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The Proof Re-Strike and Mule Proclamation Medals Of Mexico: the story of Father Augustin Fischer and George Steele Skilton

by Kent Ponterio

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Zamora Proclamation Medal Proof Re-strike
(Image courtesy of Dan Sedwick)

Throughout history many world mints have re-struck coins from resurrected genuine dies. For instance, along with other re-strikes, the United States produced the famous 1804 Dollars, which were re-struck on multiple occasions. Russia observed similar practices by issuing Novodel re-strikes long after the originals. In some cases new dies were created when the originals were non-existent. The practice of re-striking coins to meet demand from collectors took place in many countries over the years, including Mexico in the 19th century.

I first became aware of proof re-strikes and mules of the Spanish Colonial proclamation medals while cataloguing an extensive collection in the mid 1990s. The collection came to us meticulously sorted and stored in red velvet trays, among which were two trays filled with medals that were clearly of different manufacture. Many pieces that are traditionally found with milled edges were, in this case, produced with plain edges, struck out of collar and were inconsistent in weight. Several were also on oversized planchets with uneven rims, struck on polished blanks from polished dies stuck in proof. Further, many were unpublished mules made from obverse and reverse dies from different cities. Many of the pieces remain uncatalogued in the standard references by Grove, Medina and Hererra. When I inquired about the origin of these pieces I was told they were re-strikes made for Father Fischer, the priest who was confessor to the Emperor Maximilian.

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The first mention of these pieces is in the April 1891 Scott Stamp and Coin Company Ltd of New York auction of the Father Augustin Fischer Collection of Coins, Medals and Tokens of Mexico. At first the catalogue does not seem like much, as it is a small 51-page pamphlet containing some 800 lots of Mexican material. The descriptions are brief at best with only a handful of items illustrated via engravings rather than photographs. Recently I was fortunate to obtain an original copy of the catalogue from David Sklow’s January 2013 numismatic book auction. As a reference the catalogue is not of great importance, however there is a small section imbedded at the end titled “restrikes and mules” that sheds quite a bit of light on a subject that otherwise remains unexplained in Mexican numismatics. Page 48 of the catalogue is the only place that to my knowledge talks about these pieces at any length. The description is brief and contains some inaccuracy regarding dating and origin, however it sheds some insight on these pieces. The introduction to the catalogue gives a brief biography of the collector Father Fischer:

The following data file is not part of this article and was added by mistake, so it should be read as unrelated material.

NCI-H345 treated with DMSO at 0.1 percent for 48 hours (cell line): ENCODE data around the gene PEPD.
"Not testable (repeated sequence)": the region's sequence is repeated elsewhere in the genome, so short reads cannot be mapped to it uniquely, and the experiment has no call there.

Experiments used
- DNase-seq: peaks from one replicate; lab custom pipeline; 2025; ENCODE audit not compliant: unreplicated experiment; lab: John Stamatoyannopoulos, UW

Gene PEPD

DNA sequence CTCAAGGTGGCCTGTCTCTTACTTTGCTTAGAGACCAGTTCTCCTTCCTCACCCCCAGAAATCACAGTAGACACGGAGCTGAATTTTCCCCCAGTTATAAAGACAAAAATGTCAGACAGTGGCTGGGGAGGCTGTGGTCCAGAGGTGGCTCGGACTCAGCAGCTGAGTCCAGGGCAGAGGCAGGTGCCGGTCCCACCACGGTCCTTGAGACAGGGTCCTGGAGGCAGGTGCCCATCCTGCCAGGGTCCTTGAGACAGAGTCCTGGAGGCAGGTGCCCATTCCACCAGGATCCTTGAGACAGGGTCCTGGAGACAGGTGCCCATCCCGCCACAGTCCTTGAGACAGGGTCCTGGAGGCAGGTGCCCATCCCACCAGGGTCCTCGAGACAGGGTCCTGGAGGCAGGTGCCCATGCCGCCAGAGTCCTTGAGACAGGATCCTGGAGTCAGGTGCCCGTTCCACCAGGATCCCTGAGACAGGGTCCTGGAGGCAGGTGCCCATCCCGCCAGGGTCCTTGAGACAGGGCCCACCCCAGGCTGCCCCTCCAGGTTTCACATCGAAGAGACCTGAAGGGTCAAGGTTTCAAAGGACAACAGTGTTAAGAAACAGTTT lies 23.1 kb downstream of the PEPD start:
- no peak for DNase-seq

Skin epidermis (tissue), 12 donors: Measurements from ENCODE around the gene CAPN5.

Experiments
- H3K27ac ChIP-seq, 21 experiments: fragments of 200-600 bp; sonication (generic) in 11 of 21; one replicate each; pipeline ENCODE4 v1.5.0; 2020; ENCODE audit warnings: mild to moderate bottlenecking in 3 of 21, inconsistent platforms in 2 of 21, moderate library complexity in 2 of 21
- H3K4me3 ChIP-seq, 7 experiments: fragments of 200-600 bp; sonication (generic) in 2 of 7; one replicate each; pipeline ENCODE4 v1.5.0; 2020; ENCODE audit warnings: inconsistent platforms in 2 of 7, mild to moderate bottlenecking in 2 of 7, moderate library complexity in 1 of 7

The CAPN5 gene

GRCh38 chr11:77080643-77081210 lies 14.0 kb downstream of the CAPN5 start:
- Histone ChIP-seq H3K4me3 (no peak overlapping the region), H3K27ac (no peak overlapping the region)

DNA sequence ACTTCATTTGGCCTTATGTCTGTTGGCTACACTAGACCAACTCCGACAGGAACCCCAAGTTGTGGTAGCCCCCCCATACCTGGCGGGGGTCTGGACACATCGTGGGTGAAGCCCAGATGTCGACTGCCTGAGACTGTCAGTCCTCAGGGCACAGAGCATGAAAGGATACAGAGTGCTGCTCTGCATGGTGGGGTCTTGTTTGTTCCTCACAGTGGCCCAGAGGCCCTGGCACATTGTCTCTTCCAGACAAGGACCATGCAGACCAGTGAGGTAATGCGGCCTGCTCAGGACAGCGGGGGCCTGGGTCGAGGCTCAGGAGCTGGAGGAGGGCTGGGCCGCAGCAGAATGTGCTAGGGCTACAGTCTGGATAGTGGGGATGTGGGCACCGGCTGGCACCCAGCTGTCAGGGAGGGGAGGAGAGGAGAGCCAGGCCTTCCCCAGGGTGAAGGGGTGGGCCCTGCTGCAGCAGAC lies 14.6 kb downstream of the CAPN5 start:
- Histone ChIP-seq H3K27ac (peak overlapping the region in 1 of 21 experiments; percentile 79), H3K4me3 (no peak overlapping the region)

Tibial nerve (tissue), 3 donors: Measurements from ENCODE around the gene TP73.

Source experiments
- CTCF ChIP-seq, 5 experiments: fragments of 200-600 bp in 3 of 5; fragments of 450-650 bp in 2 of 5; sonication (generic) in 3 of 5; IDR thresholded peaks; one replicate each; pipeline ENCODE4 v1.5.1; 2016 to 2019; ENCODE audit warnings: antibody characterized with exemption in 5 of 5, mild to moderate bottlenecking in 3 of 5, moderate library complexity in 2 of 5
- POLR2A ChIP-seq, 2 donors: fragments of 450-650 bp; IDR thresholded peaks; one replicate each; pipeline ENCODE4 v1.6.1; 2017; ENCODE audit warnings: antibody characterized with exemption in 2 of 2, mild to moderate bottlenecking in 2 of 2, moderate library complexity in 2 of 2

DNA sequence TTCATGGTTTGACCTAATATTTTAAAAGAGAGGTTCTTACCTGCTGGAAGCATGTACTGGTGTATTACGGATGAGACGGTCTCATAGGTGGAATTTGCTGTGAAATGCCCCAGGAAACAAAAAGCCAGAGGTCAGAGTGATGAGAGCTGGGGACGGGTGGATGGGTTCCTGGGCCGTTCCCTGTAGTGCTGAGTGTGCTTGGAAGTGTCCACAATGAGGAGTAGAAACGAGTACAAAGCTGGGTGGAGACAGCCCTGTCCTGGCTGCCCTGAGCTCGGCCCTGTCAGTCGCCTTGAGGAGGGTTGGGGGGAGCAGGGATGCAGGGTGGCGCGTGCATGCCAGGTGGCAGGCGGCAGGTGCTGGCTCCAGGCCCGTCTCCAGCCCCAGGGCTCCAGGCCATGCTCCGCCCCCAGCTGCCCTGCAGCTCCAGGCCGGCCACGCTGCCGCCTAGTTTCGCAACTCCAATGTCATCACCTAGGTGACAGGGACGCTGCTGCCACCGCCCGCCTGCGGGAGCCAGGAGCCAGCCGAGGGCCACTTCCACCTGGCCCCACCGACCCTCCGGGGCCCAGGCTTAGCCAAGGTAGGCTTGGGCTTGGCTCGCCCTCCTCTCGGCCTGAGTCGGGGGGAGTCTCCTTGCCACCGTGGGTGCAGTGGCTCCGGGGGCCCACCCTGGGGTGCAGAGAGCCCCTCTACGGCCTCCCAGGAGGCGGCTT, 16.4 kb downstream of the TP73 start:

Father Fischer was born at Wurttemberg, Germany, about 1820 and died in the City Mexico in 1887. During the Empire he was Minister of the Household and a Confessor to Maximilian. He was Minister Plenipotentiary to Rome under the Emperor in 1865. He possessed one of the best Libraries of Spanish Americana in the western world, and those in correspondence with him found he had a remarkable collection of Coins.

Father Fischer’s ties to Maximilian extend far beyond the role of confessor to the emperor. He was often found in the same small social circles and was in fact imprisoned at the same time as the late emperor. The Fischer collection was purchased by Scott Stamp and Coin via private treaty in October of 1890 from a gentleman who bought the collection in Mexico. By this time parts of the collection had already been dispersed, however it still contained 50 re-strike proclamation medals, 35 of which were mules.

Fischer image 3After the sale of the Fischer collection 34 years passed before there was further mention of re-strikes and mules in the numismatic literature. In June of 1925 the Elder Coin & Curio Corporation auctioned the collection of the late George Steele Skilton which is the only other catalogue I am aware of that makes mention of such pieces. The 118-page Skilton catalogue contains some 3,214 lots and is text only with no illustrations. Arranged in chronological order more than 50 proclamation medals are described as either “restrike”, “restrike proof”, “proof” or “muling” and are interspersed with the regular proclamations. George Steele Skilton was born 25 November 1845 in Troy, New York. From 1865 to 1868 he attended Rensselaer Polytechnic Institute and graduated with a degree in Civil Engineering. Following graduation he moved to Mexico and remained there until 1886. His time in Mexico was spent predominantly working in the railroad industry for the Mexican Railroad Company (1871-1872), the Mexican Central Railroad (1874-1876 and again 1880-1882) and the Sinaloa and Durango Railroad Company (1884-1886).